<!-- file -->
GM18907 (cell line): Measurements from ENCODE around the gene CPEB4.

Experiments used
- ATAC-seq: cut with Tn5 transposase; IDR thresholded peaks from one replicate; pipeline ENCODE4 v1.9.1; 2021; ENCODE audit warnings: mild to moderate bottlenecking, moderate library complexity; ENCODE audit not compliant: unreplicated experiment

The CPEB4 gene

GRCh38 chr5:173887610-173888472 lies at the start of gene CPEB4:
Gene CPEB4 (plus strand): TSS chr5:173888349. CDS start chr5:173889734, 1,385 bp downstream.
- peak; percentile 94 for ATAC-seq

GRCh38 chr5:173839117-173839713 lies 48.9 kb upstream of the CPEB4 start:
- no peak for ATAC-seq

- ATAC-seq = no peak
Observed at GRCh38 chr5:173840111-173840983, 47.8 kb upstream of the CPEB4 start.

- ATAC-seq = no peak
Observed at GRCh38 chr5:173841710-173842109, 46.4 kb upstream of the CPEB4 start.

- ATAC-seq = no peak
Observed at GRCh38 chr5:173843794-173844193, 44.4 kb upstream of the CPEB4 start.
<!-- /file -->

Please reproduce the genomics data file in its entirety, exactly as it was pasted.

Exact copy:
GM18907 (cell line): Measurements from ENCODE around the gene CPEB4.

Experiments used
- ATAC-seq: cut with Tn5 transposase; IDR thresholded peaks from one replicate; pipeline ENCODE4 v1.9.1; 2021; ENCODE audit warnings: mild to moderate bottlenecking, moderate library complexity; ENCODE audit not compliant: unreplicated experiment

The CPEB4 gene

GRCh38 chr5:173887610-173888472 lies at the start of gene CPEB4:
Gene CPEB4 (plus strand): TSS chr5:173888349. CDS start chr5:173889734, 1,385 bp downstream.
- peak; percentile 94 for ATAC-seq

GRCh38 chr5:173839117-173839713 lies 48.9 kb upstream of the CPEB4 start:
- no peak for ATAC-seq

- ATAC-seq = no peak
Observed at GRCh38 chr5:173840111-173840983, 47.8 kb upstream of the CPEB4 start.

- ATAC-seq = no peak
Observed at GRCh38 chr5:173841710-173842109, 46.4 kb upstream of the CPEB4 start.

- ATAC-seq = no peak
Observed at GRCh38 chr5:173843794-173844193, 44.4 kb upstream of the CPEB4 start.